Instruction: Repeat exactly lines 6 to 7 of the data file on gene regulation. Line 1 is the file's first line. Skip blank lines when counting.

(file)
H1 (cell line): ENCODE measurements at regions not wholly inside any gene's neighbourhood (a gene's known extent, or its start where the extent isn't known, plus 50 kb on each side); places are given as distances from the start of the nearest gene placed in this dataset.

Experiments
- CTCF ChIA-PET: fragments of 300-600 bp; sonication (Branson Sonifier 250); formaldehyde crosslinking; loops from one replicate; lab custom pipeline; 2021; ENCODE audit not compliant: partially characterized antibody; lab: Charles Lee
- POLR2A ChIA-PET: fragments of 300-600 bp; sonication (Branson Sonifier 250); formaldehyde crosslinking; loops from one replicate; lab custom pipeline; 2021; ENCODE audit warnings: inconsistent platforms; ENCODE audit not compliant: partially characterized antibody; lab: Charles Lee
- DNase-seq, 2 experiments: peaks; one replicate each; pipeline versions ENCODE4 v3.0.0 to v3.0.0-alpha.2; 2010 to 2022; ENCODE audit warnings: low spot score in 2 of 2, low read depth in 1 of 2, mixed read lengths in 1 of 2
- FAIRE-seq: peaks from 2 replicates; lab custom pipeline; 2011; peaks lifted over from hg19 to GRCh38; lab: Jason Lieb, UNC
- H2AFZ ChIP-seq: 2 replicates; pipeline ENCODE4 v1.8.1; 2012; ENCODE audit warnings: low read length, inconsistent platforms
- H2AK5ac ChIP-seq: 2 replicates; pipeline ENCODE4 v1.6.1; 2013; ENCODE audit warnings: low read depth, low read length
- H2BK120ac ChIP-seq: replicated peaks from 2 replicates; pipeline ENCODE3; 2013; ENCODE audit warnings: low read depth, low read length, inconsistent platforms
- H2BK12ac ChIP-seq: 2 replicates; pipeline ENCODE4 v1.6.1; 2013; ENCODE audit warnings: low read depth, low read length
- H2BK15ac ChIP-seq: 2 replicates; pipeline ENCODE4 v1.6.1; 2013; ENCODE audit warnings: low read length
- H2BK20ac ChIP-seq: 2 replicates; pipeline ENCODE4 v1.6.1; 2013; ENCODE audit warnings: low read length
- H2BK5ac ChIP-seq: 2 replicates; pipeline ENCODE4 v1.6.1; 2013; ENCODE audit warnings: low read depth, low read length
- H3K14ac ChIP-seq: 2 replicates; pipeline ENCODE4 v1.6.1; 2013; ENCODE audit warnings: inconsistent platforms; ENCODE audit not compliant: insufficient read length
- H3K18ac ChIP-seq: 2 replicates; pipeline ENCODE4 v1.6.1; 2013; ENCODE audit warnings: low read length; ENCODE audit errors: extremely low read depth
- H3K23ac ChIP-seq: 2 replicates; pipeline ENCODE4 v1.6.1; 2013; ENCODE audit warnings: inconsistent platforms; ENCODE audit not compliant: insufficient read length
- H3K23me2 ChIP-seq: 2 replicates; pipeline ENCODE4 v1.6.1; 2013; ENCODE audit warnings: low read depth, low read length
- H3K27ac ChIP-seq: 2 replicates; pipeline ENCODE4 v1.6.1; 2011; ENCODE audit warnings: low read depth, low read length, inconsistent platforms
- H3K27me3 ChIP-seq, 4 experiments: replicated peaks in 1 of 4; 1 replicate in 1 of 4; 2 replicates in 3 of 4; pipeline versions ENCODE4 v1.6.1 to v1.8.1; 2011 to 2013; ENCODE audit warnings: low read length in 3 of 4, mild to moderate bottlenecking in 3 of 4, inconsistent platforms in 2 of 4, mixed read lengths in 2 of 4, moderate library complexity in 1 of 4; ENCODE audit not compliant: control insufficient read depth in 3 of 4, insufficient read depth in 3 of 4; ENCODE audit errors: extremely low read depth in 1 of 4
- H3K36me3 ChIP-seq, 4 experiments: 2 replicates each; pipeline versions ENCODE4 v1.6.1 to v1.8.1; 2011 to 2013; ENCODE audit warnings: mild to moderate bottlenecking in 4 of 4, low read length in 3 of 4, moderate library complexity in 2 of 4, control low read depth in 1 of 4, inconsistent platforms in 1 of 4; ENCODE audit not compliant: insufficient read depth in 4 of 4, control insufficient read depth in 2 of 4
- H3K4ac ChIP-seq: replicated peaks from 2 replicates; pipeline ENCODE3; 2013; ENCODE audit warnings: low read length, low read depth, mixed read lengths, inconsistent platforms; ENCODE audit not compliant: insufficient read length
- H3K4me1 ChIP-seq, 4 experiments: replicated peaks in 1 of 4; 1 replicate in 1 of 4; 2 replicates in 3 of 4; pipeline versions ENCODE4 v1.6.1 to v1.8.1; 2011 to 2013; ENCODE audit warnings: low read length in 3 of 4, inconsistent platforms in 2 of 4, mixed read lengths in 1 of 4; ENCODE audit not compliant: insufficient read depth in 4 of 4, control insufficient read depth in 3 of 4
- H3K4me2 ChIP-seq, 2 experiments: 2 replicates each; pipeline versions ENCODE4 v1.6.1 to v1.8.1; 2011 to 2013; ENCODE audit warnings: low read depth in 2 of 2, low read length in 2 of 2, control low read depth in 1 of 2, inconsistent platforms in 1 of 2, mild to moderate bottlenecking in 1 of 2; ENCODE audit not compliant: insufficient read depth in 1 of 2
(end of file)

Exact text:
- FAIRE-seq: peaks from 2 replicates; lab custom pipeline; 2011; peaks lifted over from hg19 to GRCh38; lab: Jason Lieb, UNC
- H2AFZ ChIP-seq: 2 replicates; pipeline ENCODE4 v1.8.1; 2012; ENCODE audit warnings: low read length, inconsistent platforms